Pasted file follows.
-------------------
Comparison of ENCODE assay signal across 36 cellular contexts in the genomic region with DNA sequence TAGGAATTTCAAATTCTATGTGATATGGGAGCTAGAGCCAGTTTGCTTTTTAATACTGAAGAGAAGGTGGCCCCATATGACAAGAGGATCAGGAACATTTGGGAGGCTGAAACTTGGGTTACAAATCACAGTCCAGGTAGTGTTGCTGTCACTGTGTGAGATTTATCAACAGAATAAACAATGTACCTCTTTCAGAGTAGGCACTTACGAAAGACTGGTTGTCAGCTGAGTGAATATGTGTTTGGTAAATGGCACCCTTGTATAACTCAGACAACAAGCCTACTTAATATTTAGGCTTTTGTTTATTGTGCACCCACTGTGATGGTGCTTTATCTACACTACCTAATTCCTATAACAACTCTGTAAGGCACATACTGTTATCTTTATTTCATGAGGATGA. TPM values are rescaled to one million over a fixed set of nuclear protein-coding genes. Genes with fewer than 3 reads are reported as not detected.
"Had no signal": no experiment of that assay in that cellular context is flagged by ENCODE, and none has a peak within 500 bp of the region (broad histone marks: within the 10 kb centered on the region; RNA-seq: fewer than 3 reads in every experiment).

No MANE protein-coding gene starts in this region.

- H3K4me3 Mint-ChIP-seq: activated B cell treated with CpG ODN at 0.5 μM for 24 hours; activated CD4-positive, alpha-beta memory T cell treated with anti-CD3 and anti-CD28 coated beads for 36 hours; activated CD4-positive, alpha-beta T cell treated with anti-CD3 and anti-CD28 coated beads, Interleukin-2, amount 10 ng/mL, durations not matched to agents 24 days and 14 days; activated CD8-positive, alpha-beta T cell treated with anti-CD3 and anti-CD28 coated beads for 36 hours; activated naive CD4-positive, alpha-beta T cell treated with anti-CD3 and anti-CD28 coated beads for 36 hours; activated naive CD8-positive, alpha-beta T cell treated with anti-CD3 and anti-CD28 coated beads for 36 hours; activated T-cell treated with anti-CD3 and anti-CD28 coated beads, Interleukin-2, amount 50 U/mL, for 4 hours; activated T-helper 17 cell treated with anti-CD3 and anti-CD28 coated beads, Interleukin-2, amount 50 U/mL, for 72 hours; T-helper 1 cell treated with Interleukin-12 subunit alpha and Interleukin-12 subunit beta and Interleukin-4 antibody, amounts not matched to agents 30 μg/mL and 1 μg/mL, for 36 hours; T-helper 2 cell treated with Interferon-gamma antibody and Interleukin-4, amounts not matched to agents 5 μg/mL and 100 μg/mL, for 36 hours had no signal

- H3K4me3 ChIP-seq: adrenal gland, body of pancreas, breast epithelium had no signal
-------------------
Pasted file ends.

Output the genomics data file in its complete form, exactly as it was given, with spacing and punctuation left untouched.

Comparison of ENCODE assay signal across 36 cellular contexts in the genomic region with DNA sequence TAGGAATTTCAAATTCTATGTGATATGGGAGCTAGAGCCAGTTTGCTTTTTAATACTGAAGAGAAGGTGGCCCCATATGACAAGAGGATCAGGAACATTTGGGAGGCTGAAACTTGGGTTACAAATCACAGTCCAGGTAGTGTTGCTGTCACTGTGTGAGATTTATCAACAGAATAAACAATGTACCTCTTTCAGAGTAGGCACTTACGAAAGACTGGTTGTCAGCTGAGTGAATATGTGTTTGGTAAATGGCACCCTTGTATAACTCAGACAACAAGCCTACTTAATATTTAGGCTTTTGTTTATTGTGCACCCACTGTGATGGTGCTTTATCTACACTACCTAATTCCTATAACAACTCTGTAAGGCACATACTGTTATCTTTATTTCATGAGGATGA. TPM values are rescaled to one million over a fixed set of nuclear protein-coding genes. Genes with fewer than 3 reads are reported as not detected.
"Had no signal": no experiment of that assay in that cellular context is flagged by ENCODE, and none has a peak within 500 bp of the region (broad histone marks: within the 10 kb centered on the region; RNA-seq: fewer than 3 reads in every experiment).

No MANE protein-coding gene starts in this region.

- H3K4me3 Mint-ChIP-seq: activated B cell treated with CpG ODN at 0.5 μM for 24 hours; activated CD4-positive, alpha-beta memory T cell treated with anti-CD3 and anti-CD28 coated beads for 36 hours; activated CD4-positive, alpha-beta T cell treated with anti-CD3 and anti-CD28 coated beads, Interleukin-2, amount 10 ng/mL, durations not matched to agents 24 days and 14 days; activated CD8-positive, alpha-beta T cell treated with anti-CD3 and anti-CD28 coated beads for 36 hours; activated naive CD4-positive, alpha-beta T cell treated with anti-CD3 and anti-CD28 coated beads for 36 hours; activated naive CD8-positive, alpha-beta T cell treated with anti-CD3 and anti-CD28 coated beads for 36 hours; activated T-cell treated with anti-CD3 and anti-CD28 coated beads, Interleukin-2, amount 50 U/mL, for 4 hours; activated T-helper 17 cell treated with anti-CD3 and anti-CD28 coated beads, Interleukin-2, amount 50 U/mL, for 72 hours; T-helper 1 cell treated with Interleukin-12 subunit alpha and Interleukin-12 subunit beta and Interleukin-4 antibody, amounts not matched to agents 30 μg/mL and 1 μg/mL, for 36 hours; T-helper 2 cell treated with Interferon-gamma antibody and Interleukin-4, amounts not matched to agents 5 μg/mL and 100 μg/mL, for 36 hours had no signal

- H3K4me3 ChIP-seq: adrenal gland, body of pancreas, breast epithelium had no signal